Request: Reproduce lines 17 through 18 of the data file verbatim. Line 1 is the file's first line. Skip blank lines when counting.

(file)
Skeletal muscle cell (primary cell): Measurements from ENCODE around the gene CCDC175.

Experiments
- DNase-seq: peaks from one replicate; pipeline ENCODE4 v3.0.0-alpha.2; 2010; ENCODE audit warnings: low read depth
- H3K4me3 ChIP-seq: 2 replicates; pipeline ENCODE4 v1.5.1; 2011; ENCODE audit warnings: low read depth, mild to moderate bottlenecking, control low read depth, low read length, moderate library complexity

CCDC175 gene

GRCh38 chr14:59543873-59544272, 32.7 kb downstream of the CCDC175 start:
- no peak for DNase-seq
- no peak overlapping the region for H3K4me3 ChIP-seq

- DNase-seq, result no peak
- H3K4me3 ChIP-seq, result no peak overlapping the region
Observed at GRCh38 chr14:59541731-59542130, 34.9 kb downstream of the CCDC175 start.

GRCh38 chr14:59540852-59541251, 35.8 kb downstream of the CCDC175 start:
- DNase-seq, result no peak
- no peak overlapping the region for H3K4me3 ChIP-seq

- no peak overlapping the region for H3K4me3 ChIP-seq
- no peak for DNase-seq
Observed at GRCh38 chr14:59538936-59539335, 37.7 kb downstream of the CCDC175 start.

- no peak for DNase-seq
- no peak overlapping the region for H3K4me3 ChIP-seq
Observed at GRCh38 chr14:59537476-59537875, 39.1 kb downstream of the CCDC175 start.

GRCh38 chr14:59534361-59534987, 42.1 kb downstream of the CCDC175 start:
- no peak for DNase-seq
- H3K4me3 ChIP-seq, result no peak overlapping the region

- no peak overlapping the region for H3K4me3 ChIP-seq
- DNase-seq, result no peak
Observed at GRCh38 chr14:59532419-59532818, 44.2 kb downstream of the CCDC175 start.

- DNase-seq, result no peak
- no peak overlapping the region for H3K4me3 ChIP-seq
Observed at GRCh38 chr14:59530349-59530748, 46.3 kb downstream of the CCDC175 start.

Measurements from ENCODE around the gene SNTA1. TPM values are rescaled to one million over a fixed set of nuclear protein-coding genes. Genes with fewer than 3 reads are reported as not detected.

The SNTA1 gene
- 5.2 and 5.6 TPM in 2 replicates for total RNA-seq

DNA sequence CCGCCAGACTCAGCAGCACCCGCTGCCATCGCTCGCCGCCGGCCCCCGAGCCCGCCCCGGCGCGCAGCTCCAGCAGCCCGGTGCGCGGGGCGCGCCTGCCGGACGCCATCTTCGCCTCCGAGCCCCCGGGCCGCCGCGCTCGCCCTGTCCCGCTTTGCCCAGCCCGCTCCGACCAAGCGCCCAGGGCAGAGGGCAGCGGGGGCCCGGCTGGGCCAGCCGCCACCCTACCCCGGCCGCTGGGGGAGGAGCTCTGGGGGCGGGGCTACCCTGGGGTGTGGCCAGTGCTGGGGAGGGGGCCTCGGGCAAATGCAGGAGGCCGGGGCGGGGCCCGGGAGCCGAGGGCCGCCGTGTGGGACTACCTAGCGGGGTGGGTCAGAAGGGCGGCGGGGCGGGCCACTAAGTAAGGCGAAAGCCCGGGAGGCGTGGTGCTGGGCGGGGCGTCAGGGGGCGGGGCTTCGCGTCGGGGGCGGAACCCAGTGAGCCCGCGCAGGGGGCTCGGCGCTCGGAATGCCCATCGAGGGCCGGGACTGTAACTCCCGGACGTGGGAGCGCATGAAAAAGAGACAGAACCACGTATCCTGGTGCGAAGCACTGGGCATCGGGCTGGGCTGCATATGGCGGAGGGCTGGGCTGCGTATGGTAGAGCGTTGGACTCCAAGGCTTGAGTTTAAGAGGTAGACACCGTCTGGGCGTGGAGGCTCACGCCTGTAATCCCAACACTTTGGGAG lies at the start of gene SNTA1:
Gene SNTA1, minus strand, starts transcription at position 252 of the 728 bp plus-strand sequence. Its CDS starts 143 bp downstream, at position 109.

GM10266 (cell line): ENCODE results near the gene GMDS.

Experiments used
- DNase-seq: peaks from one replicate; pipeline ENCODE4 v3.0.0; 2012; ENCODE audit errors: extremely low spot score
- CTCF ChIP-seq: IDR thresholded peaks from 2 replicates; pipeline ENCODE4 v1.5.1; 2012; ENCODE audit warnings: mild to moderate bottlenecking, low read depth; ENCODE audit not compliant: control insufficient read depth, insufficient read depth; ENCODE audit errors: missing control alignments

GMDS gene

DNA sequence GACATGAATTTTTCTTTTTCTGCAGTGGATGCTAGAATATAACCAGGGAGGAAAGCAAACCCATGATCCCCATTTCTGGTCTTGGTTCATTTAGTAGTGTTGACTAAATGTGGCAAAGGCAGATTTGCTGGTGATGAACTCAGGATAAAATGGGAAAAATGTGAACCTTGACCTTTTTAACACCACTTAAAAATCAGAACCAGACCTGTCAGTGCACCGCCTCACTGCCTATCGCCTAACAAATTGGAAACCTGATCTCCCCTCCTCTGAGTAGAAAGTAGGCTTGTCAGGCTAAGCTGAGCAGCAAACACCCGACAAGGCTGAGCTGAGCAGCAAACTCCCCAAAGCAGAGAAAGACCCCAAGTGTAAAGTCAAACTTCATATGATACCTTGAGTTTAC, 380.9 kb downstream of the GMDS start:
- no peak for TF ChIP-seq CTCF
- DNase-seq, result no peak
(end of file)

Observed at GRCh38 chr14:59538936-59539335, 37.7 kb downstream of the CCDC175 start.

- no peak for DNase-seq